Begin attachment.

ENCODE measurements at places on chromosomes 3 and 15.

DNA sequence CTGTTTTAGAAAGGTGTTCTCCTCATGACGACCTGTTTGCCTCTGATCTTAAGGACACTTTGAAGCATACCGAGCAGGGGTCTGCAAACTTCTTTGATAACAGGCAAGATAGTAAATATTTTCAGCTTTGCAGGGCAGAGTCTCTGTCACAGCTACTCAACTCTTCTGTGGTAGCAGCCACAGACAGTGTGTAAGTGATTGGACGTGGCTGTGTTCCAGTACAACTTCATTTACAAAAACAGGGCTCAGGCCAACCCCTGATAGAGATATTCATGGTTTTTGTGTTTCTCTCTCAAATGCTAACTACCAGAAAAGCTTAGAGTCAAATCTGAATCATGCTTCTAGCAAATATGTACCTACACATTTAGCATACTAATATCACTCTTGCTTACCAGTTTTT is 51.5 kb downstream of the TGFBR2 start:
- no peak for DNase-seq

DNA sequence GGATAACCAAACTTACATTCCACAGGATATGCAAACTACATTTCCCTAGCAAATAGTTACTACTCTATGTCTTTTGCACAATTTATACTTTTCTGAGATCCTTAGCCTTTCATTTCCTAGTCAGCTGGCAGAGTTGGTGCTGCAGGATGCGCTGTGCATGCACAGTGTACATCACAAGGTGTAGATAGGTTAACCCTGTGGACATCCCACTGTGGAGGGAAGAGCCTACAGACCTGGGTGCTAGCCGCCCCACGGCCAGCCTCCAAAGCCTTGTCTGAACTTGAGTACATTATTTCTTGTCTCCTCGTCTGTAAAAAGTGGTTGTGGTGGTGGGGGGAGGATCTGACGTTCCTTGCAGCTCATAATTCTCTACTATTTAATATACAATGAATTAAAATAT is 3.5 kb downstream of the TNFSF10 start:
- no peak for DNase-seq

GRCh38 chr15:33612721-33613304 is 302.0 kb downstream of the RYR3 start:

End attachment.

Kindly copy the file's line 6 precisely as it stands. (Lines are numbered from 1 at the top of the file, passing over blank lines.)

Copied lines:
GRCh38 chr15:33612721-33613304 is 302.0 kb downstream of the RYR3 start: